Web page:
A 1992 investigation into why men beat women shows that not much has changed | Bleader

Monday, April 2, 2018

A 1992 investigation into why men beat women shows that not much has changed

Posted By on 04.02.18 at 06:00 AM

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click to enlarge A vigil during the 1982 Day of Remembrance for victims of domestic violence - SUN-TIMES NEGATIVE COLLECTION
  • Sun-Times negative collection
  • A vigil during the 1982 Day of Remembrance for victims of domestic violence

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Reader's archive is vast and varied, going back to 1971. Every day in Archive Dive, we'll dig through and bring up some finds.

The headline of Kitry Krause's 1992 feature pretty much says it all: "Men Who Beat Women." In this case, Krause focused on two particular men who beat women: John and Eric (both pseudonyms). Both men had found their way to Dr. Lawrence Dugo's support group after they'd been arrested for assaulting their wives.

It would be easy to dismiss these men as monsters, but nothing about this story is easy. It's apparent that Krause spent a lot of time with both John and Eric. Her extended accounts of their lives read like case studies. John grew up in an abusive household with a mother who was probably mentally ill; as an adult, he and his wife both had their own psychological issues, exacerbated by drinking. Eric, on the other hand, was a teacher, a churchgoer, a peace activist, and even a member of a men's group, where he learned about gender roles. But even though he recognized that there was a shift in the dynamic of their marriage after she became the breadwinner and he stayed home with their kids, this didn't stop him from rage and violence.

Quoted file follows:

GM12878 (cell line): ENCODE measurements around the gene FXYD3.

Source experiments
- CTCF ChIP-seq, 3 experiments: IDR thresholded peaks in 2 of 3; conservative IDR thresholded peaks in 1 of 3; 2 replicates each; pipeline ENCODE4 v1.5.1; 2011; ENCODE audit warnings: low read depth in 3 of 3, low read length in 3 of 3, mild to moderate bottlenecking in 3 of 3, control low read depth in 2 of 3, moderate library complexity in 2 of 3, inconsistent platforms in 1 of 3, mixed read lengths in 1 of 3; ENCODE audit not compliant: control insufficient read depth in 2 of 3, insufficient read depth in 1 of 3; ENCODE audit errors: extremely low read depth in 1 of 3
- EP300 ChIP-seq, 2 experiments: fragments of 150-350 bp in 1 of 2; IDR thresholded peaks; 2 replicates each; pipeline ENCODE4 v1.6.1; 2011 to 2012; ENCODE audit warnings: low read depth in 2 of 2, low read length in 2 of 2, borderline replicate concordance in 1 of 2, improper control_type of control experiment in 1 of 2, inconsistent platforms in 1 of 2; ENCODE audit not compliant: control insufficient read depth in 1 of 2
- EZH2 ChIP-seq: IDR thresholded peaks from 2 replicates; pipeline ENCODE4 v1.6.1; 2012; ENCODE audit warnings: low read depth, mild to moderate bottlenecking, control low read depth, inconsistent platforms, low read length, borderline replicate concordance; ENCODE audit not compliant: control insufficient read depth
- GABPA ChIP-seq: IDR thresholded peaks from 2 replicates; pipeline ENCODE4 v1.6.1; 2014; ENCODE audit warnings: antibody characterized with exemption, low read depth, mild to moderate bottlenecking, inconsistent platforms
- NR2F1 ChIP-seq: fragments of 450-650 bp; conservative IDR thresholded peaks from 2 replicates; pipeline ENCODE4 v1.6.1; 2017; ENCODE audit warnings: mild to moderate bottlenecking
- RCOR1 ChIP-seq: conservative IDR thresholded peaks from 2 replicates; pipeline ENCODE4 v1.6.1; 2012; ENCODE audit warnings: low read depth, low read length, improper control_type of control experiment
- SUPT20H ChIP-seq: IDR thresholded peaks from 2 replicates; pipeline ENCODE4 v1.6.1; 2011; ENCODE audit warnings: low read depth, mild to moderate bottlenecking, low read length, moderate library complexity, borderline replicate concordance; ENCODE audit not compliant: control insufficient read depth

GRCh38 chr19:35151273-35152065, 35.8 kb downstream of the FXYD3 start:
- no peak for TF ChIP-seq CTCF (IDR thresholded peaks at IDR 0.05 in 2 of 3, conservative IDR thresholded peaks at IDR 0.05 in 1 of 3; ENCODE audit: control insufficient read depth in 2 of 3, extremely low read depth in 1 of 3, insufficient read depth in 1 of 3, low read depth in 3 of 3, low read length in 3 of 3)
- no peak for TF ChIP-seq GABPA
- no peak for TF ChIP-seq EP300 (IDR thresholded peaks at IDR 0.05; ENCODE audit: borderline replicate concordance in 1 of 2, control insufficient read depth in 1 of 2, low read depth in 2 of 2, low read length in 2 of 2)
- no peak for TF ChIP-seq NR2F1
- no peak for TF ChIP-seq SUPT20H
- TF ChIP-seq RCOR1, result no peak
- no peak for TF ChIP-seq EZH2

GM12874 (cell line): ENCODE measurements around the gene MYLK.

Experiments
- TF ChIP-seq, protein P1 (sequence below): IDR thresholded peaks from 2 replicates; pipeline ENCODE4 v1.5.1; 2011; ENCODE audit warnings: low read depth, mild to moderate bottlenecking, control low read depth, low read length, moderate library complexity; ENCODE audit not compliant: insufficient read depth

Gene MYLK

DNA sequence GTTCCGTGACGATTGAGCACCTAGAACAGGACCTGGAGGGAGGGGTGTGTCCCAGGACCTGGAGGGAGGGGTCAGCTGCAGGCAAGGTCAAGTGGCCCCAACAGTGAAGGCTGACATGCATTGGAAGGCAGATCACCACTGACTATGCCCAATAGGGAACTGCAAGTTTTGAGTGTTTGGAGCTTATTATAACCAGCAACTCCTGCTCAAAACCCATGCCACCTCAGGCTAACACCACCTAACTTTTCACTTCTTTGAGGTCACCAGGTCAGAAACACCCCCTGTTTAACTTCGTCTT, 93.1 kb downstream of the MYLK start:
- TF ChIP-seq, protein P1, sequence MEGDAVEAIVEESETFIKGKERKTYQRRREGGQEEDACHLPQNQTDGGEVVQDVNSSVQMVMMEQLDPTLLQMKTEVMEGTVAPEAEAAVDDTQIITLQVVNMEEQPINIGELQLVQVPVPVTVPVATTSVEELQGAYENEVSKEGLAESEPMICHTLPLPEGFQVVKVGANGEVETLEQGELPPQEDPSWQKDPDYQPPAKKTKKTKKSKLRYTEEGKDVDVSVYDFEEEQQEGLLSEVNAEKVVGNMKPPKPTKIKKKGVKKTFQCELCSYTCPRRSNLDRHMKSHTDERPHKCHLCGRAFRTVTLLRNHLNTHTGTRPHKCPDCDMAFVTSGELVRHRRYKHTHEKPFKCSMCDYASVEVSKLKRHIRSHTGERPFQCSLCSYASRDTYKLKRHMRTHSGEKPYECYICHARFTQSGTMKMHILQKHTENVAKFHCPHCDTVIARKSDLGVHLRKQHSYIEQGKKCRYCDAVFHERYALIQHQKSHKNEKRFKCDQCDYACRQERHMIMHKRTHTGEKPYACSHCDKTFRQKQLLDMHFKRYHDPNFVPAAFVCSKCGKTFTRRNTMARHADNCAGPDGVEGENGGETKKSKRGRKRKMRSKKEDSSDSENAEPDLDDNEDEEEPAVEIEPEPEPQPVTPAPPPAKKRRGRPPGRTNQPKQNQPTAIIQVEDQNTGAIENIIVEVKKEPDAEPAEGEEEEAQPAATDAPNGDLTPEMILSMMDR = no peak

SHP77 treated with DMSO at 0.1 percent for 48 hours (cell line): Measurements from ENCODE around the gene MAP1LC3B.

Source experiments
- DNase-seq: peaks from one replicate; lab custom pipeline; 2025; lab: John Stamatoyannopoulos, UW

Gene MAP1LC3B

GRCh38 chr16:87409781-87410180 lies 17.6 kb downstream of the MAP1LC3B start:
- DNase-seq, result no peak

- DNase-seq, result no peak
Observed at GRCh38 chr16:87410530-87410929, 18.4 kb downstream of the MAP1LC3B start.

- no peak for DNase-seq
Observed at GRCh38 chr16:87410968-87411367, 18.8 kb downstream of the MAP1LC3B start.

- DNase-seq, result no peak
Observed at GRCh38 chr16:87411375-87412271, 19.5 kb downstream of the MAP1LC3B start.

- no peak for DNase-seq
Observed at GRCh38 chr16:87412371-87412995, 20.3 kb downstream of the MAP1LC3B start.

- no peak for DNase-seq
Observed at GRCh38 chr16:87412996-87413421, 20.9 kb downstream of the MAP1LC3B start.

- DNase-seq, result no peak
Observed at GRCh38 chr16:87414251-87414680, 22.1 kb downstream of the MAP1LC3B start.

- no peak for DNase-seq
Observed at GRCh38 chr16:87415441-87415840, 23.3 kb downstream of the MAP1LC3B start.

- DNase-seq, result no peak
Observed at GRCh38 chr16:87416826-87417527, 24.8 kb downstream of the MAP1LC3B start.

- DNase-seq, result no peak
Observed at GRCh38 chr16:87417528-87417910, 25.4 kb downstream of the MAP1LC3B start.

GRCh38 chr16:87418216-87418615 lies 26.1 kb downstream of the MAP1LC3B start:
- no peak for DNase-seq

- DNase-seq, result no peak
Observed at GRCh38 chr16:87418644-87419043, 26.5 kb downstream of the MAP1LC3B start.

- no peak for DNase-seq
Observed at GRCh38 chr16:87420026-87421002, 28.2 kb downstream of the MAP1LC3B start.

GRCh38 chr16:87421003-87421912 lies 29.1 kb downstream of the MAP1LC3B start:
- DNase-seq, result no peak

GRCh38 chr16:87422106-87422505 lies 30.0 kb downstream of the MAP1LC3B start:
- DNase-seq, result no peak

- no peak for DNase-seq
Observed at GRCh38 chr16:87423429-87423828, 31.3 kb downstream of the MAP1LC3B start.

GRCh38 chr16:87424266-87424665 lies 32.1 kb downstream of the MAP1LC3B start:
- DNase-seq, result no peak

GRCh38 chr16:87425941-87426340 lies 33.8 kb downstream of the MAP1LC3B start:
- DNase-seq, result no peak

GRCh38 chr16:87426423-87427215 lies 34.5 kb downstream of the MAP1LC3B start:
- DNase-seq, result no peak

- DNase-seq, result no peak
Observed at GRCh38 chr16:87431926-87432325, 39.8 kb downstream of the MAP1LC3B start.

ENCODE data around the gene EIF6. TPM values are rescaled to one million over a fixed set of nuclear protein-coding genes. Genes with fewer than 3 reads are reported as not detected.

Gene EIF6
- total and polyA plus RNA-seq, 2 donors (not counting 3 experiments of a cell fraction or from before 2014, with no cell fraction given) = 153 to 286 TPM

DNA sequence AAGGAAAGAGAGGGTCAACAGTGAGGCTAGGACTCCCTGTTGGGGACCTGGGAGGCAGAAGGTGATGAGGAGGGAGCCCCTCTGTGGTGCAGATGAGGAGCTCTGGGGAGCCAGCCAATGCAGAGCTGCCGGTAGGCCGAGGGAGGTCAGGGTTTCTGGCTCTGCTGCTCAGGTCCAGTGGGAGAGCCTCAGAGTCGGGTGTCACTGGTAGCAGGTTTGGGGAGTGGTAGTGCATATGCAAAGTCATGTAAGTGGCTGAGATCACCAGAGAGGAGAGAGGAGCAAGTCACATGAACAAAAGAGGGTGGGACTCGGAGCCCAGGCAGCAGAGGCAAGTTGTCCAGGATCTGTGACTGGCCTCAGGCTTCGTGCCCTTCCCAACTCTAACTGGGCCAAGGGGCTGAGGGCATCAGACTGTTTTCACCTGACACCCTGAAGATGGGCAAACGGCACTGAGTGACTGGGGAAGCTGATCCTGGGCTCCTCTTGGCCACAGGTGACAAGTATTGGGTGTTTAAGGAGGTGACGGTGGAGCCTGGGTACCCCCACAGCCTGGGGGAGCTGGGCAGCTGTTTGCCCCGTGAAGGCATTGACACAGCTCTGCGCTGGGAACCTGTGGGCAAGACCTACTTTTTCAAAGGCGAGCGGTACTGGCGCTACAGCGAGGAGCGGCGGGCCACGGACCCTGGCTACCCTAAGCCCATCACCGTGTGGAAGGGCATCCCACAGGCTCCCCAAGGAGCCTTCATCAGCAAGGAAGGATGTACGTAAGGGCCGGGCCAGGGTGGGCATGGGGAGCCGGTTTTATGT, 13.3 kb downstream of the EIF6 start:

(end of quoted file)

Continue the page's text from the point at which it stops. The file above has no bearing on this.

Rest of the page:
One of the many remarkable things about this story is the way Krause resists the temptation to judge the men. Their actions, of course, say plenty, but Krause's objective isn't to condemn them but to understand them. That's also where Dugo comes in.
Dugo says the men who come to him are genuinely blind to the pain they have caused their wives or partners. "Because 90 percent of these men actually view themselves as victims. They think that the woman has pushed them to this and hurt them. They've become so aware that something's done to them. For instance, typically they'll say, 'Yes, I pushed my wife and threw her down on the bed—because she did blah, blah, blah.' And then they'll proceed to tell me what she did that provoked them to do that—and will entirely miss the fact that what they did will have had a tremendous impact on her. To be able to successfully work with these men, you have to be able to help them understand how a woman feels, what it's like to be intimidated and live in fear."
This article was written more than 25 years ago, but none of the underlying issues have changed very much.

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